Gardening Tips


  • Our coldest weather is usually this month. Most bedding plants don’t need protection. Pansies, violas, dianthus, snapdragons, ornamental kales are some of the hardiest and survive temperatures below 20°.
  • This is the best month to plant roses as well as shrubs and trees. Their energy will go into developing roots instead of leaves. Azalea leaves may yellow and fall off to make way for new leaves.
  • Don’t over water dormant shrubs and plants.
  • Don’t prune the deadwood out of trees and shrubs yet.
  • Prepare new beds for planting, preferably raised 5”-8” above the surrounding area for good drainage.


  • Fertilizing of trees should be completed by the end of the month so they can use the nutrients as they begin their spring growth.
  • This is the best time to prune summer flowering trees. There are divergent opinions about pruning crepe myrtles. Some say it’s not even necessary. Consider the shape you’d like your crepe to have. As they get older the bark on their multi-trunks becomes an attractive feature.
  • Feb. 14 has become the traditional date around which to prune roses in the Houston area. Antique roses don’t need pruning unless you want to shape up the plant.
  • Pinch back ground covers so that they spread better.
  • Give the grass its first mowing so that the sun can reach the roots. When it needs to be mown again, cut and fertilize at that time. Enrich the soil by adding compost, soil activators, topsoil, seaweed extract or fish emulsion to improve the root system and health of the lawn.
  • One is told not to remove daffodil leaves until they’ve died down naturally - by July!- as they regenerate the bulbs.
  • Super hardy bloomers for the Upper Gulf Coast that can be planted now are (for sun) cassia, cestrum, crinum lilies, daylilies, duranta, hymenocallis, plumbago, lanceleaf coneflowers, and for bright shade, cane-type begonias, Barbados cherry, barlaria, firespike, hardy hibiscus, Louisiana iris, toadlilies and Turk’s cap. Try some of these that you’ve never heard of!


  • Evergreen trees such as hollies and magnolias will drop many leaves, some yellow. They are merely shedding the old foliage and it’s natural – no cause for alarm.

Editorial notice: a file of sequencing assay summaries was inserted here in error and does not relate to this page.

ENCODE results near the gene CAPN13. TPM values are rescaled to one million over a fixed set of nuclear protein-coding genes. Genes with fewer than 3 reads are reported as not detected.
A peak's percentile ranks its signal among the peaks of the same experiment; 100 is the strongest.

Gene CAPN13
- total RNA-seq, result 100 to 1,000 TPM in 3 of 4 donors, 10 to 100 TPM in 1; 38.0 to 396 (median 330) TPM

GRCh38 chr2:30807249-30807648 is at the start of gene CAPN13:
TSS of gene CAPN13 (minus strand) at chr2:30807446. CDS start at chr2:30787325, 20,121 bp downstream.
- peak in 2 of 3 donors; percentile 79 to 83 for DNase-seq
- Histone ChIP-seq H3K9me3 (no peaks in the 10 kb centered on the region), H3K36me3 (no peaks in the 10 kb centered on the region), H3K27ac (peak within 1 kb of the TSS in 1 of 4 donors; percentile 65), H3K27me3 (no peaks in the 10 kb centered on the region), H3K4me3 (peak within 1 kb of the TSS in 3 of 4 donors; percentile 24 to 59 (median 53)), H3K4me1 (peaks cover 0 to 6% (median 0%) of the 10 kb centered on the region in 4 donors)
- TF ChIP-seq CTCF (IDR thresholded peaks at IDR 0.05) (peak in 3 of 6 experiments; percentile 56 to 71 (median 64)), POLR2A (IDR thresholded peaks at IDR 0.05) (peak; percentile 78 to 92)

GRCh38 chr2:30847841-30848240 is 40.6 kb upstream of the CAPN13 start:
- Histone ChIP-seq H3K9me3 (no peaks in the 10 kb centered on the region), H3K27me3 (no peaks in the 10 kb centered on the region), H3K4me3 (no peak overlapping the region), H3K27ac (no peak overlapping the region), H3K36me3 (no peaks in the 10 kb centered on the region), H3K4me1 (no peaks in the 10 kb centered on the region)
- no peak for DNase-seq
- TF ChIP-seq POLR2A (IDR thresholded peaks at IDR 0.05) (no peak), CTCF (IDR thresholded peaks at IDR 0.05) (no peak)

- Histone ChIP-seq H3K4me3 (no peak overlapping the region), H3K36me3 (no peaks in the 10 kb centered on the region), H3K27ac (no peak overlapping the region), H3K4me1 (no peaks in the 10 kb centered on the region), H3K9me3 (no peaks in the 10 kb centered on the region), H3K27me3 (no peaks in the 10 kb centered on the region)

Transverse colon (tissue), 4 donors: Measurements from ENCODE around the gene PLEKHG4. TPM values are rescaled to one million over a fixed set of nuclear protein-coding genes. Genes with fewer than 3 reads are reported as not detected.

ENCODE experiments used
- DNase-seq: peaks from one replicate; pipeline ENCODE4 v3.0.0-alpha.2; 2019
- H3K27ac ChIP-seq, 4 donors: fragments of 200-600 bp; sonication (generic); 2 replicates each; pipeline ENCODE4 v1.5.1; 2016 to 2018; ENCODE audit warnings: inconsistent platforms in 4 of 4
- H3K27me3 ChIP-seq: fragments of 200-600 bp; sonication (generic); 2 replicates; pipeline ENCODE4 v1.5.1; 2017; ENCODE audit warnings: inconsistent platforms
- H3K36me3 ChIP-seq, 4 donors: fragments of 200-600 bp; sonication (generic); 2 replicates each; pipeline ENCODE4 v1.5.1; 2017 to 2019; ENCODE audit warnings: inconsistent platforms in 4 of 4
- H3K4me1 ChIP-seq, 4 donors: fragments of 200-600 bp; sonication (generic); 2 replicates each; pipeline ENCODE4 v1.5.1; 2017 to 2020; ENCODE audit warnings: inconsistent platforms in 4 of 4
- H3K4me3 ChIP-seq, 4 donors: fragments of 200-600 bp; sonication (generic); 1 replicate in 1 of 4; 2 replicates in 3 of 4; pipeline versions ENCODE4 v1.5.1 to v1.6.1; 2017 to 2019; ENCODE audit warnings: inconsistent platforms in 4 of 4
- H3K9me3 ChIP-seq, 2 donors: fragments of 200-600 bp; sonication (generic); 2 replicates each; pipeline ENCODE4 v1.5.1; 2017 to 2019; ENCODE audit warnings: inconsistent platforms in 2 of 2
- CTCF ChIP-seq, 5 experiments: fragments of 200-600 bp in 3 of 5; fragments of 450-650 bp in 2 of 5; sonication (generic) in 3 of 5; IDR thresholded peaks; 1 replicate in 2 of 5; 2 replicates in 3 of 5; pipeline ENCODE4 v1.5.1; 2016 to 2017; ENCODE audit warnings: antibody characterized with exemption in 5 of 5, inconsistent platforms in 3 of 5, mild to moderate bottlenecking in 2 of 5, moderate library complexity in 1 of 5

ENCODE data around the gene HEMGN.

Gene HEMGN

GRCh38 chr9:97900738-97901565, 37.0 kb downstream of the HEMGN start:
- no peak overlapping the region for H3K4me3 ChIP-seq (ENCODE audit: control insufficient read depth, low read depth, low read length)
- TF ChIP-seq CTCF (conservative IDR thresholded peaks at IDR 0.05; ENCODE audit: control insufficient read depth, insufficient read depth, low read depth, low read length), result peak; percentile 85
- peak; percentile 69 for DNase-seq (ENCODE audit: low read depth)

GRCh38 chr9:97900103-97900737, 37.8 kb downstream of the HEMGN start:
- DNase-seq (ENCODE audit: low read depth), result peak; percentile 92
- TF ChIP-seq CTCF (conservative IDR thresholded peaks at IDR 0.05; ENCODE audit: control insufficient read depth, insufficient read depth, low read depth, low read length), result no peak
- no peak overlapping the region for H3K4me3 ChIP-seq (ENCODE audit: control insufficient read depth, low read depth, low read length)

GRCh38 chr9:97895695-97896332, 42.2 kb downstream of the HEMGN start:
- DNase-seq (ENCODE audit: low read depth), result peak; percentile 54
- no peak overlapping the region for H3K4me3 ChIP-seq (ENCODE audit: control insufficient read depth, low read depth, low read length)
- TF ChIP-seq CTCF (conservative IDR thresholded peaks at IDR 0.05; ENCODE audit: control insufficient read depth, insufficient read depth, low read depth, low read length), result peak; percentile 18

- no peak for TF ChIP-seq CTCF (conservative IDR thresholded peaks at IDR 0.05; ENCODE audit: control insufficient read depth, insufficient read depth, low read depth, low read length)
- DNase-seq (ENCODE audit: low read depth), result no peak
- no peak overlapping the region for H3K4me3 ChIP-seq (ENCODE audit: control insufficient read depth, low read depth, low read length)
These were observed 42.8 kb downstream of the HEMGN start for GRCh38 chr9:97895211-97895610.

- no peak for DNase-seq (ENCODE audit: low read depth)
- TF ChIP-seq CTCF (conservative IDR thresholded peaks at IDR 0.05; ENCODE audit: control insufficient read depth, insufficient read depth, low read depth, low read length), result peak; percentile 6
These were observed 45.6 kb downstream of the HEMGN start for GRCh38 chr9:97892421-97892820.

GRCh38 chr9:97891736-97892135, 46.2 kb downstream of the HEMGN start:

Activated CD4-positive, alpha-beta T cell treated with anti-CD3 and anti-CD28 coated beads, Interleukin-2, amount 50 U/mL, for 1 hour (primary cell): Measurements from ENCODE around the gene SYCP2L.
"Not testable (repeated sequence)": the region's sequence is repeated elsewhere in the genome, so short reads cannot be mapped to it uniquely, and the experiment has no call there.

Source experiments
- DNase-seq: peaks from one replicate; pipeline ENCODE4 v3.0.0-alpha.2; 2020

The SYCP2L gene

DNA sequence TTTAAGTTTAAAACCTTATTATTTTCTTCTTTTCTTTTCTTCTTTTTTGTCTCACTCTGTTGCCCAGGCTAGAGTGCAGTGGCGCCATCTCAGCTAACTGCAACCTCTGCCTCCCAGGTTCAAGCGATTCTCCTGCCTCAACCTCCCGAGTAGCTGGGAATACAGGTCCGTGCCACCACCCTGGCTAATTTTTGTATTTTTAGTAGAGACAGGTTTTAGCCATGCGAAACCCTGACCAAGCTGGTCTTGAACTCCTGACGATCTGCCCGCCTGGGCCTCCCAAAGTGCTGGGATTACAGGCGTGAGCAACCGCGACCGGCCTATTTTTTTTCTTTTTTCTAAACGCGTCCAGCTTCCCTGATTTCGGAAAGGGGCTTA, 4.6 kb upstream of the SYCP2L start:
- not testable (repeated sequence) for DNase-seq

• It may be tempting to put a flower bed around a newly planted young tree, but it’s best just to put mulch. It doesn’t care for being disturbed as you dig around it.
  • Do not prune pines in March or April as they tend to bleed more than at other times of the year.
  • Feed all plants except azaleas which can be fed after flowering.
  • Put tomato plants in the ground.
  • Pinch the tips of non-blooming perennials to make them bushier.
  • Dig up and divide, transplant and/or pot for our Share-a-Plant Sale your overcrowded perennials.
  • Spray roses for black spot with a fungicide weekly.
  • Remove tulips after flowering. They don’t flower again on our Upper Texas Gulf Coast.

Conservation List

For Coastal Prairie Dist IV:


Elmendrof's onion
(Allium elmendorfi)

Texas windmill grass
(Chloris texensis)

Coastal Gayfeather
(Liatris bracteata)

Branched Gayfeather
(Liatris cymosa)

Grand Prairie Evening Primrose
(Oenothera pilosella)

Correll's False Dragonhead
(Physostegia correllii)

Chapman's Orchid
(Platanthera chapmanii)

Welder Machaeranthera
(Psilactis heteracarpa)

Houston Daisy, Houston Machaeranthera
(Machaeranthera aurea)

Houston Meadow Rue, Texas Meadow Rue
(Thalictrum texanum)

Threeflower Thurovia
(Thurovia triflora rose)


Texas Prairie Dawn, Texas Bitterweed
(Hymenoxys texana)

Texas Trailing Phlox
(Phlox nivalis)

Navasota Ladies Tresses
(Spiranthes parksii)